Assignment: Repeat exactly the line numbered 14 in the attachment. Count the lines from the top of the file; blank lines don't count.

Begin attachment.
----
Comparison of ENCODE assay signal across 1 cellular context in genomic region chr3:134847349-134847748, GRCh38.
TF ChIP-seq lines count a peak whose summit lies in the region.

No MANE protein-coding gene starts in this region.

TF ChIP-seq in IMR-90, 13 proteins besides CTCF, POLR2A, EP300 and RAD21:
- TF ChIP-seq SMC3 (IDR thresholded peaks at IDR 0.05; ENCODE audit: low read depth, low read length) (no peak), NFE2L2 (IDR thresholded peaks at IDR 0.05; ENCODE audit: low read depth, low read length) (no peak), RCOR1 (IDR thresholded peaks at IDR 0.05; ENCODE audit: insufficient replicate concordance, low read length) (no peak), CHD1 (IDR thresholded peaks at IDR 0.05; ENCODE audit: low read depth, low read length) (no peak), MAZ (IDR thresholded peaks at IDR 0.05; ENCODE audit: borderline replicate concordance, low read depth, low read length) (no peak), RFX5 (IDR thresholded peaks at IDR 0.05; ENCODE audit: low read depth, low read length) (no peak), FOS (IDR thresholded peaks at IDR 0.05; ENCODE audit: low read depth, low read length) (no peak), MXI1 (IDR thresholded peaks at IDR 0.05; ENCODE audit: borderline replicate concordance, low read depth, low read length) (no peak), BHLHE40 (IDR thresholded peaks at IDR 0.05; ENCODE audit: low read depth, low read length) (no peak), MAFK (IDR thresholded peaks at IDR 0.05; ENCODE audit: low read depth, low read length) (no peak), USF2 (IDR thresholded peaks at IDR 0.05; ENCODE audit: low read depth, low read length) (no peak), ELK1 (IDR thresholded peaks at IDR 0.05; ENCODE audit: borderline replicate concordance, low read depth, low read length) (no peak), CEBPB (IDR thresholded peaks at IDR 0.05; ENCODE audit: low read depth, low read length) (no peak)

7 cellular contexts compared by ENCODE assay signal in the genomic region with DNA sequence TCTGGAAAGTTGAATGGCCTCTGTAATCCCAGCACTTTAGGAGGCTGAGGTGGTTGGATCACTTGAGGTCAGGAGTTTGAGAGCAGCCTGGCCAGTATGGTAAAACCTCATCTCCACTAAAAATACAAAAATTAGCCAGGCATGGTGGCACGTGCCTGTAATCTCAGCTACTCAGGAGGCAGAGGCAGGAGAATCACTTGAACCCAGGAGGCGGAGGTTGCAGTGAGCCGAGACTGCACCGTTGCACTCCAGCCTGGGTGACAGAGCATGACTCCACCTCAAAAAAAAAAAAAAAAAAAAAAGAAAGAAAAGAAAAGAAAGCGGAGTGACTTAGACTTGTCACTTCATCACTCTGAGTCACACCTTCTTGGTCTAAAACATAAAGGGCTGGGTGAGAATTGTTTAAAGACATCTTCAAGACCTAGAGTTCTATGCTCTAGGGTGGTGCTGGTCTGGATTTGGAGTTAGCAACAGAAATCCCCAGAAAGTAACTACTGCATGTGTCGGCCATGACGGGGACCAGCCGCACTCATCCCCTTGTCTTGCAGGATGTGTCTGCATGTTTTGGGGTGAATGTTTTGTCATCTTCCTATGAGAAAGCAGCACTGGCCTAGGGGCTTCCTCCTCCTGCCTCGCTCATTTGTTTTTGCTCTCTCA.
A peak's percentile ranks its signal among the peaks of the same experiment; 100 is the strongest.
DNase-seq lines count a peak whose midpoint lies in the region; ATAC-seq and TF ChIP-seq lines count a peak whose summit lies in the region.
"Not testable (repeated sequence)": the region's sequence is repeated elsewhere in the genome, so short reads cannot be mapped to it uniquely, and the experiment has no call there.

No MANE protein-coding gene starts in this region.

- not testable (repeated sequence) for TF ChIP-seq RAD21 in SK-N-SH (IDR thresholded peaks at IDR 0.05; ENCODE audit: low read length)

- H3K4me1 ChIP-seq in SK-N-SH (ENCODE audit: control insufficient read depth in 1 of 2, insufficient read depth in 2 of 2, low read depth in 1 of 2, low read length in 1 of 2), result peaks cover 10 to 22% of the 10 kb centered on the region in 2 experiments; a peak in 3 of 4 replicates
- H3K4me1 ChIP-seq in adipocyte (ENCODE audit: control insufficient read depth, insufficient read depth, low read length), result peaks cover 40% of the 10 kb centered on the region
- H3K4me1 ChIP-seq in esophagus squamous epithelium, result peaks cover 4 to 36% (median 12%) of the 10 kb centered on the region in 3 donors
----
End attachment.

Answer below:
- H3K4me1 ChIP-seq in esophagus squamous epithelium, result peaks cover 4 to 36% (median 12%) of the 10 kb centered on the region in 3 donors